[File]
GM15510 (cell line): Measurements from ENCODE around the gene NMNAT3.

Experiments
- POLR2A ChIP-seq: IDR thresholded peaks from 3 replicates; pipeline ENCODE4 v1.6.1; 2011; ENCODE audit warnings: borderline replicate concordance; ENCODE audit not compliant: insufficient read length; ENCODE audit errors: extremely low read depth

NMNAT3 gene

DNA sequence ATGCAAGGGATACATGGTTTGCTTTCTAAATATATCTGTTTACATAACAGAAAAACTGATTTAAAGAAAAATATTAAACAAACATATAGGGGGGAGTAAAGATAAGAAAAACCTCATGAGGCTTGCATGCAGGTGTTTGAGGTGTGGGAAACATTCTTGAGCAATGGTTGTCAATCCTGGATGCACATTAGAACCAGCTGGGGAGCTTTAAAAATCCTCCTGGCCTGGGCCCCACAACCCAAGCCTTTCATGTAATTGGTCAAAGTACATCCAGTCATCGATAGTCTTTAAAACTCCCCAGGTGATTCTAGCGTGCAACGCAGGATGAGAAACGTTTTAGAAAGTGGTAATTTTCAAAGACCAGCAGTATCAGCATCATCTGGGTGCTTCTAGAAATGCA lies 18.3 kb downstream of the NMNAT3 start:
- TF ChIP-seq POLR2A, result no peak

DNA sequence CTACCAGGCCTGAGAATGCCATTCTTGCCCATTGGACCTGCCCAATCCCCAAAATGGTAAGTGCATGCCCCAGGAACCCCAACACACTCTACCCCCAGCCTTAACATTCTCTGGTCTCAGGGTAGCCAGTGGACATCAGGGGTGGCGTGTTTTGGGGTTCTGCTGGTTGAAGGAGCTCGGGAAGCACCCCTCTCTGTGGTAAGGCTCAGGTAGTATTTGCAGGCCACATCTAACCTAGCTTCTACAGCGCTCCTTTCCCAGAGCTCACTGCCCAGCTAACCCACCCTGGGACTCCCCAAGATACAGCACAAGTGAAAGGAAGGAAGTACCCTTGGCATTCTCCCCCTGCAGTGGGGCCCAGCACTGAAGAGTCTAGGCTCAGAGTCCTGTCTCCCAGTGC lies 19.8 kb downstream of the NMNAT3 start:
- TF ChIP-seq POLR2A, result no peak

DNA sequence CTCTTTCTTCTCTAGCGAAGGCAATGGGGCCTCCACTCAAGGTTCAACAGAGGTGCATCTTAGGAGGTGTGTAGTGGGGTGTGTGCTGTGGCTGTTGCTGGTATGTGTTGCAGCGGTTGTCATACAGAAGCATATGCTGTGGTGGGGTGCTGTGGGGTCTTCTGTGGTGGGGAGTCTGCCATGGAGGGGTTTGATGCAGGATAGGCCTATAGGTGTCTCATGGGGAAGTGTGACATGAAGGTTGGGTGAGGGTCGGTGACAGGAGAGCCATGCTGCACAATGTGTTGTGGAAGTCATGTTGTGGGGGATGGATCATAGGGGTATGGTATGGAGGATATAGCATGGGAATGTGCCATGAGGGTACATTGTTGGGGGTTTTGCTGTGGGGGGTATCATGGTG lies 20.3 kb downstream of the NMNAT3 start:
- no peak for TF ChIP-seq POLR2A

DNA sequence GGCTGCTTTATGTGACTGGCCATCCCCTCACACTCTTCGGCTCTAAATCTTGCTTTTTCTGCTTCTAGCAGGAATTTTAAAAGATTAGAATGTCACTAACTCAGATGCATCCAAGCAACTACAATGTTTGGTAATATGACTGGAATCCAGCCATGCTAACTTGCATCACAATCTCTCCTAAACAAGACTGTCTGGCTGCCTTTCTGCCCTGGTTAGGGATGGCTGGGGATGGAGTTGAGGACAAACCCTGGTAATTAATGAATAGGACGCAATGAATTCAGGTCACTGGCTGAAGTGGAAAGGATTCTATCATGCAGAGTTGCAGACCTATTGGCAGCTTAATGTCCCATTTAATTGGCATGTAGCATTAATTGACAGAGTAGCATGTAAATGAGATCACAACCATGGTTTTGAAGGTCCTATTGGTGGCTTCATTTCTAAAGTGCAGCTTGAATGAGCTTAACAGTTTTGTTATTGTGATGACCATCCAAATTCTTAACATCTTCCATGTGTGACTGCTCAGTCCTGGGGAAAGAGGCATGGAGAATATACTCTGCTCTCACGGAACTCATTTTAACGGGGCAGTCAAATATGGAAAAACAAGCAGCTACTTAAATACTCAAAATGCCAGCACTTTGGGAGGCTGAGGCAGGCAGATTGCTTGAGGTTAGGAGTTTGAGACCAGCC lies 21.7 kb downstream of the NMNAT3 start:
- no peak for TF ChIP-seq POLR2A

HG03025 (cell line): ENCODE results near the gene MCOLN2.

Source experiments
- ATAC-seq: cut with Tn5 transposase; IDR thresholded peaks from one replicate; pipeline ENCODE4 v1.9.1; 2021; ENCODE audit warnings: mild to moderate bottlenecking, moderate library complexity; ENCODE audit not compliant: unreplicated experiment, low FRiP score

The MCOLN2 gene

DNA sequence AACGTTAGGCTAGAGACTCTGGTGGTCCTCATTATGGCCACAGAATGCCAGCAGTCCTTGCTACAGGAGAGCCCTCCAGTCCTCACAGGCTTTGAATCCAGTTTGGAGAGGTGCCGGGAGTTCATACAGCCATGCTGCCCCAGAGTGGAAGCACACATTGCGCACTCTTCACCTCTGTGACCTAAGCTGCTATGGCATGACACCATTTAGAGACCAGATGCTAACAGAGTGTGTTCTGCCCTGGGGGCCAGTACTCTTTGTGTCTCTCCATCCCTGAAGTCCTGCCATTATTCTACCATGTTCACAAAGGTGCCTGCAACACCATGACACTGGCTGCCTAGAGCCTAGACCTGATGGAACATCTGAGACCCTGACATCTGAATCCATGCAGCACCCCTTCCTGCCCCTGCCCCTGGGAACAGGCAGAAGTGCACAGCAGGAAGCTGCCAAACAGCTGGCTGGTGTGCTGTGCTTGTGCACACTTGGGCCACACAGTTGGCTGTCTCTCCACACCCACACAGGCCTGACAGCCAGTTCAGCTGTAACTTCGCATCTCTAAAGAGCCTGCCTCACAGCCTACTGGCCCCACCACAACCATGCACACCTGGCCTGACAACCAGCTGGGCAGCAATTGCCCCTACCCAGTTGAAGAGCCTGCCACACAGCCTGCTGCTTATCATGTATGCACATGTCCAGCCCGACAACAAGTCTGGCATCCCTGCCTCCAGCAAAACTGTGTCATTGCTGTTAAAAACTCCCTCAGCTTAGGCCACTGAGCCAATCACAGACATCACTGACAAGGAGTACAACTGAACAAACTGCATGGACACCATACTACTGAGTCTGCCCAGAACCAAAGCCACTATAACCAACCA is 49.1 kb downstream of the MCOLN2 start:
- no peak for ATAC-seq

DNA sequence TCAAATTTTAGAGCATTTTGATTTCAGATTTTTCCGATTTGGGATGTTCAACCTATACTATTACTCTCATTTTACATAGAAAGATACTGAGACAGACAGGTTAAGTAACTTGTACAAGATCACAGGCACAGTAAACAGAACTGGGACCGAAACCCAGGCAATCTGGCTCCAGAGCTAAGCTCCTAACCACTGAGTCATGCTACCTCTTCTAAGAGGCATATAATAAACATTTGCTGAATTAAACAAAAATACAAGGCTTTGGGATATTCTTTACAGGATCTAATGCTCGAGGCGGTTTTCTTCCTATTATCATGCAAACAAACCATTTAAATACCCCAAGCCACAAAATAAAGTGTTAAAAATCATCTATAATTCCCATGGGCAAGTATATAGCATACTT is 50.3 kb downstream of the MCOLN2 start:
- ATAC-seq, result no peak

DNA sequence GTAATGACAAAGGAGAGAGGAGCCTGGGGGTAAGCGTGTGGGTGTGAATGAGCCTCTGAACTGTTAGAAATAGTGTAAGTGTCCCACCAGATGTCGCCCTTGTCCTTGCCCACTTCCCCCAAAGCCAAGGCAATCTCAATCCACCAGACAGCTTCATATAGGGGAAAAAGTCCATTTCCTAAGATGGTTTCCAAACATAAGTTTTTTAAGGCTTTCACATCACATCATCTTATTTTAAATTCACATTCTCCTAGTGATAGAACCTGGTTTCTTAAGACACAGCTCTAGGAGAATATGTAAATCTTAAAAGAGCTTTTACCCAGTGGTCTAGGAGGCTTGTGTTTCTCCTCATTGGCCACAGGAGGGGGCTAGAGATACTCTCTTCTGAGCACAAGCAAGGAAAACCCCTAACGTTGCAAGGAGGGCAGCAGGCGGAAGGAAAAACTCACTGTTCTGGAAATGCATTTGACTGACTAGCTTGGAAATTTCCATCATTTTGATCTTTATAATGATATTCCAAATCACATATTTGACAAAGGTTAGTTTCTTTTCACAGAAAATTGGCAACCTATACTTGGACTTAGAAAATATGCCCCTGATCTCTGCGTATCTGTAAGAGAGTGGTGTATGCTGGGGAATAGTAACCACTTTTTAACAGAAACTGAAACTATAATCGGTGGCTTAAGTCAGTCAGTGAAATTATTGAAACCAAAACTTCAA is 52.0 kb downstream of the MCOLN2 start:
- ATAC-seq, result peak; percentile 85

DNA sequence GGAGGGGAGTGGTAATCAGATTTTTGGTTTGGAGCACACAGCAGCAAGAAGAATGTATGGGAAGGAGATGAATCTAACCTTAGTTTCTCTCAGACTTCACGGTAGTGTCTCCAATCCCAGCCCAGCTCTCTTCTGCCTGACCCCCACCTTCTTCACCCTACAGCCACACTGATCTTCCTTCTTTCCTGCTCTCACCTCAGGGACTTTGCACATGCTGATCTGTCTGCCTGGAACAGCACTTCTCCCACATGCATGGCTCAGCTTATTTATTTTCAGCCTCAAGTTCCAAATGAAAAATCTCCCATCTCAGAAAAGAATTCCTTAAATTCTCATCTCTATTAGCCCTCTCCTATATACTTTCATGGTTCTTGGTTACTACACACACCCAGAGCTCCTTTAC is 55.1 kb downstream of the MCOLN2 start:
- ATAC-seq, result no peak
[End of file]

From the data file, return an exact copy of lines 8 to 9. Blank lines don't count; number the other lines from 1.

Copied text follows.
- TF ChIP-seq POLR2A, result no peak

DNA sequence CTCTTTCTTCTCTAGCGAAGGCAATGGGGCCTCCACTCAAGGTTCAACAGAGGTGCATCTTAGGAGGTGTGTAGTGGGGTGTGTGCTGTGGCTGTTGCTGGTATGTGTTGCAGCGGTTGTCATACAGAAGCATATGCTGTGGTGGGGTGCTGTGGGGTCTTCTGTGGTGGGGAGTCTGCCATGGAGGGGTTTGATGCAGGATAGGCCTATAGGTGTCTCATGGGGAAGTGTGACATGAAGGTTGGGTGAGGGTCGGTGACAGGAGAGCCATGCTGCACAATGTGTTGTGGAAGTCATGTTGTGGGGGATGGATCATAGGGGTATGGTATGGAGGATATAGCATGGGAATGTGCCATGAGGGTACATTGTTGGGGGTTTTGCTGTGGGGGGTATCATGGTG lies 20.3 kb downstream of the NMNAT3 start: